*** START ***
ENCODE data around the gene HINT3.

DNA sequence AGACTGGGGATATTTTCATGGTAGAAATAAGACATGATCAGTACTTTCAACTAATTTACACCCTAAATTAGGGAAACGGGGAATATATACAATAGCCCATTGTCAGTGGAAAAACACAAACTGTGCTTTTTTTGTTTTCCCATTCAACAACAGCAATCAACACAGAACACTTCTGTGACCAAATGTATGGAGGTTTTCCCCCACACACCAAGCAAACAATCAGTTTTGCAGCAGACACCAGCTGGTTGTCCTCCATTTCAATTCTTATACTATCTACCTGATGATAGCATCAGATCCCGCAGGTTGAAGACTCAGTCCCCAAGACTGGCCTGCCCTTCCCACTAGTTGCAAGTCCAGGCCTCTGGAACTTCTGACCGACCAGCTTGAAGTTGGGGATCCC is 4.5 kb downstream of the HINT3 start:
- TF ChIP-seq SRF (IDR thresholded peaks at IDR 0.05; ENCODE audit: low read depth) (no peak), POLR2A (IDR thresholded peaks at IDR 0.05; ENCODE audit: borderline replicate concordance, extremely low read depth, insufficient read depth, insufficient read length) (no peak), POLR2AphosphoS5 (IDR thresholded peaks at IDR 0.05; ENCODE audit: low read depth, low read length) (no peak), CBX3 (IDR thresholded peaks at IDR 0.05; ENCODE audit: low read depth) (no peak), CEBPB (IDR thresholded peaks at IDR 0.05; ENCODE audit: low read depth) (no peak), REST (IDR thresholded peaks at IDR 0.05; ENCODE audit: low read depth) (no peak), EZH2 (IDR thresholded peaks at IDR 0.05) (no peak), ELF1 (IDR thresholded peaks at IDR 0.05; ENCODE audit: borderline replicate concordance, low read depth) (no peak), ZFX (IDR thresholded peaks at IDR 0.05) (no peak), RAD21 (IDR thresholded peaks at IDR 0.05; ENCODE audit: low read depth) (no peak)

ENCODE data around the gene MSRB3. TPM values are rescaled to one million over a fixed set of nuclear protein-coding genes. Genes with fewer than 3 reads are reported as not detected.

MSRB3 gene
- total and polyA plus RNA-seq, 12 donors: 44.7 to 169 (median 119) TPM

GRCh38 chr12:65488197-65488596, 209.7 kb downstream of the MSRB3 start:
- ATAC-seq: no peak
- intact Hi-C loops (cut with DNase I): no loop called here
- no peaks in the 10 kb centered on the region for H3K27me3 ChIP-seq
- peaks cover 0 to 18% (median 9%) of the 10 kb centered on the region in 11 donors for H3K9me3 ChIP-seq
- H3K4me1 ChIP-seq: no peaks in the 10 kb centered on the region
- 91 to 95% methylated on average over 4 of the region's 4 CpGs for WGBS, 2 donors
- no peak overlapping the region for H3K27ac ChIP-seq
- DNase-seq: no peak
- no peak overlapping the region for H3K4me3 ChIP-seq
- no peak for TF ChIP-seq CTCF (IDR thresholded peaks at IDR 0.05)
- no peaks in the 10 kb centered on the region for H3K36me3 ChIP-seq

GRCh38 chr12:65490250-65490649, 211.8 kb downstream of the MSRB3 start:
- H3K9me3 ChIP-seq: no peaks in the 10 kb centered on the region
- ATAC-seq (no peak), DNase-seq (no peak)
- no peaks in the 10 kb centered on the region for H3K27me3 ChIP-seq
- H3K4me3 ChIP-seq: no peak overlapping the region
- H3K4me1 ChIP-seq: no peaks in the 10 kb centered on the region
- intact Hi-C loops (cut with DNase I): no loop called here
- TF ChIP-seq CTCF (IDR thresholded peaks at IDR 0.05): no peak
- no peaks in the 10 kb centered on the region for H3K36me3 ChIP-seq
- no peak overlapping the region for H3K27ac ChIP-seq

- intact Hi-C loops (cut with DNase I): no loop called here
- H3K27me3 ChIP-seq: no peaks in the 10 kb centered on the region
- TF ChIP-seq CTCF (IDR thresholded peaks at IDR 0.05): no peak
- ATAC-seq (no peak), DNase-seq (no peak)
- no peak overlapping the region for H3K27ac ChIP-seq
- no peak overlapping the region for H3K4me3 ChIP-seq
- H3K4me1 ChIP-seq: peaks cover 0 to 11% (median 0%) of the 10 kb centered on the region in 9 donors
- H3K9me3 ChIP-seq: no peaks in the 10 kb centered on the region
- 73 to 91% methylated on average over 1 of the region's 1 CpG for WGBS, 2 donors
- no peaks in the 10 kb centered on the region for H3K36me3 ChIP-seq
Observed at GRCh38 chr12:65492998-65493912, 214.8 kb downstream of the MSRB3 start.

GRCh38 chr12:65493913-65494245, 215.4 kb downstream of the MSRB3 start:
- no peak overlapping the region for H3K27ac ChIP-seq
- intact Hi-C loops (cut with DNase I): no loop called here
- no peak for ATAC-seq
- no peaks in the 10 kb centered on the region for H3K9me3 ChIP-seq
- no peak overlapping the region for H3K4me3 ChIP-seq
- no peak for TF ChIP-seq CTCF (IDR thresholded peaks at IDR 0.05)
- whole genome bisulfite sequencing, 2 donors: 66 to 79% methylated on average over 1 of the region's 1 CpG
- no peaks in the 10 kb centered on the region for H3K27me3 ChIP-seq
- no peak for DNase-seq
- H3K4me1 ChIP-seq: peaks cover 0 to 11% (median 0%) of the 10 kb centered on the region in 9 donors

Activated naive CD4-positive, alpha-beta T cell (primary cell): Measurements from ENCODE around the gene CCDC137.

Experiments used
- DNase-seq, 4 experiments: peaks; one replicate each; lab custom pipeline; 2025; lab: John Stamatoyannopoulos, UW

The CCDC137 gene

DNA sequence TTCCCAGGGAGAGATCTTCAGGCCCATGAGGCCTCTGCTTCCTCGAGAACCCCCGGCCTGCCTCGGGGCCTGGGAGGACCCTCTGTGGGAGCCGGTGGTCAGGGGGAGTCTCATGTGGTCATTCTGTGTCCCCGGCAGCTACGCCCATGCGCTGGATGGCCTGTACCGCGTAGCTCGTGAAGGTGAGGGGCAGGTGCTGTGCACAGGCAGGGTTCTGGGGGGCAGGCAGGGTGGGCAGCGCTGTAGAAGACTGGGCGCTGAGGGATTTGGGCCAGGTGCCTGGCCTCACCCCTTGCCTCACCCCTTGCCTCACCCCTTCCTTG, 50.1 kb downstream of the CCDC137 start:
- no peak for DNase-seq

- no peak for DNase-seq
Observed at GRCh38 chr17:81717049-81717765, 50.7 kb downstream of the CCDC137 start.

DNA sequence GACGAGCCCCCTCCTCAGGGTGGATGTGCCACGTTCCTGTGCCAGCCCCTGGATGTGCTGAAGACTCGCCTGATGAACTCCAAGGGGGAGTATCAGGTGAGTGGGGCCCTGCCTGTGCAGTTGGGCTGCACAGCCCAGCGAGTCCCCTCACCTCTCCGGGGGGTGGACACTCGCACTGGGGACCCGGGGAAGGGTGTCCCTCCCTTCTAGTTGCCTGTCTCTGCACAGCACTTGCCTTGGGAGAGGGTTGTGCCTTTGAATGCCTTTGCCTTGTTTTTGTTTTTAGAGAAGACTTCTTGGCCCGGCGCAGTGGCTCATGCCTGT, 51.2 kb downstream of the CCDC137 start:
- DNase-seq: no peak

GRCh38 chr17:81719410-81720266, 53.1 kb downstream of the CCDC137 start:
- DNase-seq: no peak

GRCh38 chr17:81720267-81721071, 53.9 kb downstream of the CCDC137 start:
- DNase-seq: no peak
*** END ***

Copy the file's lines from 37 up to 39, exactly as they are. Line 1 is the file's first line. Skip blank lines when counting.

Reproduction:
- 73 to 91% methylated on average over 1 of the region's 1 CpG for WGBS, 2 donors
- no peaks in the 10 kb centered on the region for H3K36me3 ChIP-seq
Observed at GRCh38 chr12:65492998-65493912, 214.8 kb downstream of the MSRB3 start.